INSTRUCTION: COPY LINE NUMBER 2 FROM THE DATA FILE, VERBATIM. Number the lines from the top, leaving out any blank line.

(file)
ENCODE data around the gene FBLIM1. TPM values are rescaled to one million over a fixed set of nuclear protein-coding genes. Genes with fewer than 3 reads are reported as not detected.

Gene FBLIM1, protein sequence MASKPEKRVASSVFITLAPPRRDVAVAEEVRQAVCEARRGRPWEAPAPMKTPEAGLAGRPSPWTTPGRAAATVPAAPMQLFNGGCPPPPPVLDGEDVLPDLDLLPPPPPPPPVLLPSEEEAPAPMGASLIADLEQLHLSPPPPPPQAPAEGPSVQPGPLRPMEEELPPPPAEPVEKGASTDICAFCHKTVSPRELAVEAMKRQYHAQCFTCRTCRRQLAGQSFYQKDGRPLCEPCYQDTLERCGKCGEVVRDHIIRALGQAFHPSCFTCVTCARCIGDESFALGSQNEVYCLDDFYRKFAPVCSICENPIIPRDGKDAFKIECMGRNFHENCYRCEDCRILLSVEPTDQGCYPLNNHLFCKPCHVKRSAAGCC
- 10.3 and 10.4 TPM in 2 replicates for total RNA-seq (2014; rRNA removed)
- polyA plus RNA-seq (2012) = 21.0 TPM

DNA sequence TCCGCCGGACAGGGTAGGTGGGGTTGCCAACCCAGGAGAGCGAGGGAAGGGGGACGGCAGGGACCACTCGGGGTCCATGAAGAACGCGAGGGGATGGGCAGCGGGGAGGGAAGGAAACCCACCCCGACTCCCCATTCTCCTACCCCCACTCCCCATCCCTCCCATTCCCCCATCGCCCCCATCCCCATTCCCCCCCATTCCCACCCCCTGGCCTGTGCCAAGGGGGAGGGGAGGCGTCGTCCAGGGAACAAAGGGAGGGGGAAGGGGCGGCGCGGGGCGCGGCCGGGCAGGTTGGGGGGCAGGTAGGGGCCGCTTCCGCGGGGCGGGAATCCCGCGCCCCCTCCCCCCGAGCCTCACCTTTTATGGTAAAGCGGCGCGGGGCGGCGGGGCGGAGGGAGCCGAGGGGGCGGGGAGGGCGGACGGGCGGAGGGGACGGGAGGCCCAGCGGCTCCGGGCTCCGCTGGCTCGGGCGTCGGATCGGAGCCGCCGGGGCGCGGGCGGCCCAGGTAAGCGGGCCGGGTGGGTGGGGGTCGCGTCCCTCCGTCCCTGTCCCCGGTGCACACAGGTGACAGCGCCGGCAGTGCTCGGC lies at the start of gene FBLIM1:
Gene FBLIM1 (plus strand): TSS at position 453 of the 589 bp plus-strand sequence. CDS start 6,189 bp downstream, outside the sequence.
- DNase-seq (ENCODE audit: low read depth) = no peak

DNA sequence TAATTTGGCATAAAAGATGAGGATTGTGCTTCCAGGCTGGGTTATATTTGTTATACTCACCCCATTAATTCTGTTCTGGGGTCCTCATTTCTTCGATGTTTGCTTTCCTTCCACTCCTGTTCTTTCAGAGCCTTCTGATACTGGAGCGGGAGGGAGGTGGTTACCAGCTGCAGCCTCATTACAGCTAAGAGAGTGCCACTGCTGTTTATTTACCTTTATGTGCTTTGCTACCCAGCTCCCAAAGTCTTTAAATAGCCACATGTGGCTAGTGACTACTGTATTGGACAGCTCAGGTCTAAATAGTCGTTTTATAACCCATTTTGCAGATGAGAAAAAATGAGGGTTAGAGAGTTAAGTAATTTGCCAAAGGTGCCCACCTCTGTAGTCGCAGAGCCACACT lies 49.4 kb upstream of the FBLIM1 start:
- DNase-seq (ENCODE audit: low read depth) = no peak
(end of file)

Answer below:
Gene FBLIM1, protein sequence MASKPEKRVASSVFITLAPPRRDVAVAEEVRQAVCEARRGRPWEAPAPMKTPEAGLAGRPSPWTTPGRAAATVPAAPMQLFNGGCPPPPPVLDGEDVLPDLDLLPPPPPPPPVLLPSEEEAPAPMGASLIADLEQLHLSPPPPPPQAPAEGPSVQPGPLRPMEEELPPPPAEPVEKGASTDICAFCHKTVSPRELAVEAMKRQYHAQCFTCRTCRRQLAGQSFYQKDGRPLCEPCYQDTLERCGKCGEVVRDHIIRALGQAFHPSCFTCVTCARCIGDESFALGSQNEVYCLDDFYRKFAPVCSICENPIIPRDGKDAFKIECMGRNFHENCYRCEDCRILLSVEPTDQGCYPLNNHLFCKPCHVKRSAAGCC